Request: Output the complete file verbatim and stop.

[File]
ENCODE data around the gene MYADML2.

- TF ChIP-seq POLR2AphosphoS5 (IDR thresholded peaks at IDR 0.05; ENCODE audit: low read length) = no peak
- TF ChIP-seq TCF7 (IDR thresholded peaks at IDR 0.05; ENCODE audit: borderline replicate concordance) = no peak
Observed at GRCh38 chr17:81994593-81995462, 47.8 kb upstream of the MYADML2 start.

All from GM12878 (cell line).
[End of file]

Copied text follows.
ENCODE data around the gene MYADML2.

- TF ChIP-seq POLR2AphosphoS5 (IDR thresholded peaks at IDR 0.05; ENCODE audit: low read length) = no peak
- TF ChIP-seq TCF7 (IDR thresholded peaks at IDR 0.05; ENCODE audit: borderline replicate concordance) = no peak
Observed at GRCh38 chr17:81994593-81995462, 47.8 kb upstream of the MYADML2 start.

All from GM12878 (cell line).